Students who experience disruption due to the industrial action are eligible to claim from the industrial action reimbursement fund for costs incurred, for example, childcare, subsistence and travel.
Complaints should be raised promptly and within 30 days of the matter complained of. Industrial action concluded more than 30 days ago.
UCU had a mandate for Action Short of Strike (ASOS) until 30 September 2023, and the marking and assessment boycott started on 20 April and finished on 6 September 2023.
If you still wish to make a complaint and have good reason for missing the 30-day deadline you can complete a late complaint request form setting out your good reason for not submitting during the specified time frame and submit it to email@example.com.
If you have further queries about the complaints process, email firstname.lastname@example.org so we can help you.
Formal complaints will be considered in accordance with the Student Complaints Procedure (PDF, 179 KB).
We understand that the impact of industrial action will vary between students. In reviewing your complaint we will consider whether we have a full picture of the impact of industrial action and what appropriate measures in mitigation were put in place. We will keep you updated on the timeframe in which you should expect to receive the outcome of your complaint.
You can also seek independent support from the SU's Academic Advice service.
The University participates in a national bargaining arrangement to agree the annual pay award. As one of 147 employers in the scheme, we are represented by UCEA, who negotiate with all the unions on our behalf.
With our union colleagues, we have made progress on issues like closing the gender pay gap and reducing casualisation in our workforce.
The negotiated pay award for 2022/23 was not agreed by all unions representing HE staff. However, it was felt to be fair and reasonable collectively by employers and was implemented in Bristol in August 2022. The pay award ranged between 3% and 9% depending on pay grade. In addition, a significant percentage of staff also received an annual incremental award.
Negotiations for the 2023/24 pay award ended in February. The final award was also not agreed by unions. This new pay award amounts to an increase in salaries of 5% - 8% depending on pay grade.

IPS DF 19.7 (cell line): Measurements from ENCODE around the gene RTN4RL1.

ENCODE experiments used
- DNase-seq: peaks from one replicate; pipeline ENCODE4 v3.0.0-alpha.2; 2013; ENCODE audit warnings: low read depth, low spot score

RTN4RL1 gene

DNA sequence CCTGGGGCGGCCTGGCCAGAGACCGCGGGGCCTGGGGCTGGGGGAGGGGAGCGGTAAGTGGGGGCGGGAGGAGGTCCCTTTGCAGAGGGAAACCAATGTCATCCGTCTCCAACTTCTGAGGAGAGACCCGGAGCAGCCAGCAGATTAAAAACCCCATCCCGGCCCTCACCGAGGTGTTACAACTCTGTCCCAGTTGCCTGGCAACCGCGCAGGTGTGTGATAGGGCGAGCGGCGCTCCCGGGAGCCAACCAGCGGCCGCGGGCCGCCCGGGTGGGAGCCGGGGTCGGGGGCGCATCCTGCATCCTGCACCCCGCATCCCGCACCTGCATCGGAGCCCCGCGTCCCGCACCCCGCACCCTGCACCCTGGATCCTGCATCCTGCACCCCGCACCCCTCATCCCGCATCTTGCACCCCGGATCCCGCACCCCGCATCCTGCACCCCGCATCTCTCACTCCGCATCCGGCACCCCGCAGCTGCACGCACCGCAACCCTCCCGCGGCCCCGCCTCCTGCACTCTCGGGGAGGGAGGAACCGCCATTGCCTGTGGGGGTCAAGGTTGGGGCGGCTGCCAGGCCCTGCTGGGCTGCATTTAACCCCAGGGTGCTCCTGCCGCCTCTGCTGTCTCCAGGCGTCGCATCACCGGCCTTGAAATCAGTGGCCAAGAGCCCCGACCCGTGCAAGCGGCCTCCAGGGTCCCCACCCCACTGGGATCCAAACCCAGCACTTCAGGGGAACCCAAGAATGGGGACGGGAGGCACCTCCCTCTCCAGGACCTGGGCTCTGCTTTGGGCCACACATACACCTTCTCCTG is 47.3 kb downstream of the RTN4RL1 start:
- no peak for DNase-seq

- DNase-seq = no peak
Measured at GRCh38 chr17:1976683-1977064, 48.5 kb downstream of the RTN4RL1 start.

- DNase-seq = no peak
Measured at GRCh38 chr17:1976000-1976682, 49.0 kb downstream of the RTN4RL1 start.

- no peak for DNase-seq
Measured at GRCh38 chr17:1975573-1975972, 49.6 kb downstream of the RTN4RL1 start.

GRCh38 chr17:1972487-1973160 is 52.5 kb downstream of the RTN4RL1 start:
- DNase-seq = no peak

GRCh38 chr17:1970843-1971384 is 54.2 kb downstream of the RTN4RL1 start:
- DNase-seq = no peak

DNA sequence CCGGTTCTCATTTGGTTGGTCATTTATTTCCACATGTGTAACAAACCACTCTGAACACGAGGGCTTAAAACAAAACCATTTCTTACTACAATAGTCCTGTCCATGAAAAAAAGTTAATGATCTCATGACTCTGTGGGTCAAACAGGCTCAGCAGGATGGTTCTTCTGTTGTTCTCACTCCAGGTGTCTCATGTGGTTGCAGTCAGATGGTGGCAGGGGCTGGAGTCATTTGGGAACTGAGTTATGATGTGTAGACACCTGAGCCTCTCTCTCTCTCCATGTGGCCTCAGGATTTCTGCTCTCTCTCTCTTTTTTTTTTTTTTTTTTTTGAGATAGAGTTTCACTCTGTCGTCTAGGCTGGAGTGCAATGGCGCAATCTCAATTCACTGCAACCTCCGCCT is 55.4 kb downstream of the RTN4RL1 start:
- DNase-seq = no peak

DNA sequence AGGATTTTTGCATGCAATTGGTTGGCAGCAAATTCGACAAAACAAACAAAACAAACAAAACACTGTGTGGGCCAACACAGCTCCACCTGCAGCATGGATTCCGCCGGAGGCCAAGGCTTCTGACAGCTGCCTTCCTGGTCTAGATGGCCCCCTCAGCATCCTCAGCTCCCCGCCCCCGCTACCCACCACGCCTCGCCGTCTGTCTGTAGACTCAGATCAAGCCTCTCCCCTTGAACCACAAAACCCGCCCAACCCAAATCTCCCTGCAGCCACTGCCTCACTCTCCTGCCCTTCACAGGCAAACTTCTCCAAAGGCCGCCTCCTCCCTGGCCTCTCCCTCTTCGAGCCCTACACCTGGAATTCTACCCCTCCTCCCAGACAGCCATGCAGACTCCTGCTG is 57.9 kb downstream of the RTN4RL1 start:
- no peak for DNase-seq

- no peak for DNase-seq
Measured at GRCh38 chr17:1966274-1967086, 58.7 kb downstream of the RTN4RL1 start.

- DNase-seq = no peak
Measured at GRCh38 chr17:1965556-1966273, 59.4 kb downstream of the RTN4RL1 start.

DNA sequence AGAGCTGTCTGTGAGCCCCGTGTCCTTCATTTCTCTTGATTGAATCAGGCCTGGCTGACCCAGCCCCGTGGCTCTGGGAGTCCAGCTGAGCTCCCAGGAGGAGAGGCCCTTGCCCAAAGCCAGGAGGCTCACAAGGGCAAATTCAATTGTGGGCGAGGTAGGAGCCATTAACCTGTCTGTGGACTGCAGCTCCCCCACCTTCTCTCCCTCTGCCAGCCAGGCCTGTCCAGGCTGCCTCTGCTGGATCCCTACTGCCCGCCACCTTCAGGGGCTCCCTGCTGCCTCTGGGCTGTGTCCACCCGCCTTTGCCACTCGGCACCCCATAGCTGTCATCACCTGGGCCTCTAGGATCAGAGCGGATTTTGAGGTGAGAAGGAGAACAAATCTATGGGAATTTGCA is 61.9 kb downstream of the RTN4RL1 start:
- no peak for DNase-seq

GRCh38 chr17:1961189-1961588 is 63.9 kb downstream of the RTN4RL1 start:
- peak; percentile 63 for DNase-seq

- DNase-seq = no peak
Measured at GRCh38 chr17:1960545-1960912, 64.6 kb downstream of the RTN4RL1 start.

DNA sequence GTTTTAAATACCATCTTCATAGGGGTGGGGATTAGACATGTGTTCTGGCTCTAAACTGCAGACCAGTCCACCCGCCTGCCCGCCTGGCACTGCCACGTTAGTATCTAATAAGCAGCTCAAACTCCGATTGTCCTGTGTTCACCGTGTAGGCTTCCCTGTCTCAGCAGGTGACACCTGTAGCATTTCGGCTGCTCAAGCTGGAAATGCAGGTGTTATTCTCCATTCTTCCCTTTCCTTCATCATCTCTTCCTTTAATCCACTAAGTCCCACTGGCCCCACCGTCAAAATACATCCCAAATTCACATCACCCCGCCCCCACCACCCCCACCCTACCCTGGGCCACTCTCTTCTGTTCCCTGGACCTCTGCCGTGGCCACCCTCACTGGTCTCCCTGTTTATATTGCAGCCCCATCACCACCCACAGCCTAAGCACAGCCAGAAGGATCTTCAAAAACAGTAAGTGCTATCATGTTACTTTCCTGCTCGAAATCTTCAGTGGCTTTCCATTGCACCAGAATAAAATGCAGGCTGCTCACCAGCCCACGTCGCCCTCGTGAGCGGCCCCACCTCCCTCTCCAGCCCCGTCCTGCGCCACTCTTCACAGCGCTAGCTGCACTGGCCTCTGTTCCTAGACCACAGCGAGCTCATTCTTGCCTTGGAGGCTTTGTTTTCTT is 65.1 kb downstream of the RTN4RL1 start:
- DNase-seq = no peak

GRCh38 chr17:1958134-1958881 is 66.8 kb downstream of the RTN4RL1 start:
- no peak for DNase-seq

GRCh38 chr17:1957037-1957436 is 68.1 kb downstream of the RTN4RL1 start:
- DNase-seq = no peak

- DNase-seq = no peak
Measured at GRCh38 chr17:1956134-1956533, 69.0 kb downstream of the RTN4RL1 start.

In addressing the other elements of the pay claim, we have been working closely with our Union representatives to make progress. At the national level UCEA have also proposed terms of reference for negotiations on these issues with a view to reaching sector wide agreements. The Unions have been consulting on whether they wish to enter those negotiations, a condition of which would be the suspension of further industrial action.
USS pension scheme
The USS Trustee proposed significantly increased contribution rates based on a valuation of the scheme made in March 2020. The increased contribution rates would make the scheme unaffordable for many members and university employers. The valuation of the scheme and the subsequent recommendations from the USS Trustee are disputed by UCU.
We have had direct conversations with the USS Trustee and lobbied hard through UUK, who sit on the Joint Negotiating Committee alongside UCU and the USS Trustee, to keep the scheme affordable and to challenge the scheme governance and seek reform.
We supported the proposal put forward by Universities UK (UUK) which recommended lower contribution rates for members than those proposed by the USS Trustees, and we were supportive of employers paying a higher share of contribution increases to help conclude the current scheme valuation. The UUK proposal was legally accepted by the USS Trustee in March 2022.
However, the proposal included cuts to pension benefits for USS members. UCU rejected the proposal and put forward an alternative plan which was not supported by the Joint Negotiating Committee.
We are one of 340 organisations that are part of the Universities Superannuation Scheme (USS), so any changes would need to be agreed by USS and the Pensions Regulator. For Bristol, every 1% additional contribution to the scheme would cost around £1.5m.
Universities UK (UUK, representing employers) and UCU negotiated for many months on how to address pension costs and retain benefits for members. In March they issued a joint statement regarding their aims in light of an anticipated improvement in the valuation of the pension fund.
We continue to protect staff benefits by working with our Staff Pension Working Group and the local UCU branch to advocate keeping cost increases to an absolute minimum, and only where necessary.